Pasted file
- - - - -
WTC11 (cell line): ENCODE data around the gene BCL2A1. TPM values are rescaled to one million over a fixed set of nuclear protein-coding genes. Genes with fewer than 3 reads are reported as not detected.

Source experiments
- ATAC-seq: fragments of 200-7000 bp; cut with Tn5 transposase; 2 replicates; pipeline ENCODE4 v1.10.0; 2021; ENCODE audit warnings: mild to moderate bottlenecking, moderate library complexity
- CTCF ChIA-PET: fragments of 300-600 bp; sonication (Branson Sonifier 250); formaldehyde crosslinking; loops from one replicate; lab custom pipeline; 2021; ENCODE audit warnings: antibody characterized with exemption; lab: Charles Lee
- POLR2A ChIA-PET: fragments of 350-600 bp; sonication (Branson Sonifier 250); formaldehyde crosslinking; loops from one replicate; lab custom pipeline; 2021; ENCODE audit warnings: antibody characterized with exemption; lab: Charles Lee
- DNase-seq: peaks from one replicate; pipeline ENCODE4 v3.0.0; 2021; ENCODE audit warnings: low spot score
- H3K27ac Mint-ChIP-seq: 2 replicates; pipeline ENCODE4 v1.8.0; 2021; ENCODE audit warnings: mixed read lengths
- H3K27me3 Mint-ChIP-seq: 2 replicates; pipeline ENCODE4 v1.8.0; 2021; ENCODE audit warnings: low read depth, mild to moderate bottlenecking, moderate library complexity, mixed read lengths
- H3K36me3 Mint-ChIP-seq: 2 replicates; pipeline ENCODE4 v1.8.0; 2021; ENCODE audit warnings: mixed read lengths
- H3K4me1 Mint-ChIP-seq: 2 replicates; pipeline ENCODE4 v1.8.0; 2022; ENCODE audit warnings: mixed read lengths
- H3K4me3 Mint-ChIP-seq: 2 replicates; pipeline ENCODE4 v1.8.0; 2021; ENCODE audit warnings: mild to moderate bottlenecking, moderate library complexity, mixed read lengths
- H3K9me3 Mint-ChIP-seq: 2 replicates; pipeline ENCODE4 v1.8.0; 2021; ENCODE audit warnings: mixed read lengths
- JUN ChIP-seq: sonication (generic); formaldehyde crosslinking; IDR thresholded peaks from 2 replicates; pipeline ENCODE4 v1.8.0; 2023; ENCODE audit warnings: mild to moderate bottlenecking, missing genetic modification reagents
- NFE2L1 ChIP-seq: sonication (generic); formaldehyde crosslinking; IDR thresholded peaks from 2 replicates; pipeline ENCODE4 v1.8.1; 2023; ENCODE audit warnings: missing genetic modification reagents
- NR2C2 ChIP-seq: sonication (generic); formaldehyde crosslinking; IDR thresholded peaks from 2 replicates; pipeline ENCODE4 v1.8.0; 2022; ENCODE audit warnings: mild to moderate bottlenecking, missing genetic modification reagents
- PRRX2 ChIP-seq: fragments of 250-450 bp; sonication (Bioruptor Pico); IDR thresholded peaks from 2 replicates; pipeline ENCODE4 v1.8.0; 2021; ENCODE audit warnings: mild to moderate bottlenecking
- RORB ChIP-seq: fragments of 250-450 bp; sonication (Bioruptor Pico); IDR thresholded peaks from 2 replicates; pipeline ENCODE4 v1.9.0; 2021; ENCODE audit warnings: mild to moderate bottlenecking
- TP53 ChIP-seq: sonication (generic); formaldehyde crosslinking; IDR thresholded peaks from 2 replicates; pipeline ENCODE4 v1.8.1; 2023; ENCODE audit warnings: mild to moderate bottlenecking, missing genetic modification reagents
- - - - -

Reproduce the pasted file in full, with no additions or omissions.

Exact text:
WTC11 (cell line): ENCODE data around the gene BCL2A1. TPM values are rescaled to one million over a fixed set of nuclear protein-coding genes. Genes with fewer than 3 reads are reported as not detected.

Source experiments
- ATAC-seq: fragments of 200-7000 bp; cut with Tn5 transposase; 2 replicates; pipeline ENCODE4 v1.10.0; 2021; ENCODE audit warnings: mild to moderate bottlenecking, moderate library complexity
- CTCF ChIA-PET: fragments of 300-600 bp; sonication (Branson Sonifier 250); formaldehyde crosslinking; loops from one replicate; lab custom pipeline; 2021; ENCODE audit warnings: antibody characterized with exemption; lab: Charles Lee
- POLR2A ChIA-PET: fragments of 350-600 bp; sonication (Branson Sonifier 250); formaldehyde crosslinking; loops from one replicate; lab custom pipeline; 2021; ENCODE audit warnings: antibody characterized with exemption; lab: Charles Lee
- DNase-seq: peaks from one replicate; pipeline ENCODE4 v3.0.0; 2021; ENCODE audit warnings: low spot score
- H3K27ac Mint-ChIP-seq: 2 replicates; pipeline ENCODE4 v1.8.0; 2021; ENCODE audit warnings: mixed read lengths
- H3K27me3 Mint-ChIP-seq: 2 replicates; pipeline ENCODE4 v1.8.0; 2021; ENCODE audit warnings: low read depth, mild to moderate bottlenecking, moderate library complexity, mixed read lengths
- H3K36me3 Mint-ChIP-seq: 2 replicates; pipeline ENCODE4 v1.8.0; 2021; ENCODE audit warnings: mixed read lengths
- H3K4me1 Mint-ChIP-seq: 2 replicates; pipeline ENCODE4 v1.8.0; 2022; ENCODE audit warnings: mixed read lengths
- H3K4me3 Mint-ChIP-seq: 2 replicates; pipeline ENCODE4 v1.8.0; 2021; ENCODE audit warnings: mild to moderate bottlenecking, moderate library complexity, mixed read lengths
- H3K9me3 Mint-ChIP-seq: 2 replicates; pipeline ENCODE4 v1.8.0; 2021; ENCODE audit warnings: mixed read lengths
- JUN ChIP-seq: sonication (generic); formaldehyde crosslinking; IDR thresholded peaks from 2 replicates; pipeline ENCODE4 v1.8.0; 2023; ENCODE audit warnings: mild to moderate bottlenecking, missing genetic modification reagents
- NFE2L1 ChIP-seq: sonication (generic); formaldehyde crosslinking; IDR thresholded peaks from 2 replicates; pipeline ENCODE4 v1.8.1; 2023; ENCODE audit warnings: missing genetic modification reagents
- NR2C2 ChIP-seq: sonication (generic); formaldehyde crosslinking; IDR thresholded peaks from 2 replicates; pipeline ENCODE4 v1.8.0; 2022; ENCODE audit warnings: mild to moderate bottlenecking, missing genetic modification reagents
- PRRX2 ChIP-seq: fragments of 250-450 bp; sonication (Bioruptor Pico); IDR thresholded peaks from 2 replicates; pipeline ENCODE4 v1.8.0; 2021; ENCODE audit warnings: mild to moderate bottlenecking
- RORB ChIP-seq: fragments of 250-450 bp; sonication (Bioruptor Pico); IDR thresholded peaks from 2 replicates; pipeline ENCODE4 v1.9.0; 2021; ENCODE audit warnings: mild to moderate bottlenecking
- TP53 ChIP-seq: sonication (generic); formaldehyde crosslinking; IDR thresholded peaks from 2 replicates; pipeline ENCODE4 v1.8.1; 2023; ENCODE audit warnings: mild to moderate bottlenecking, missing genetic modification reagents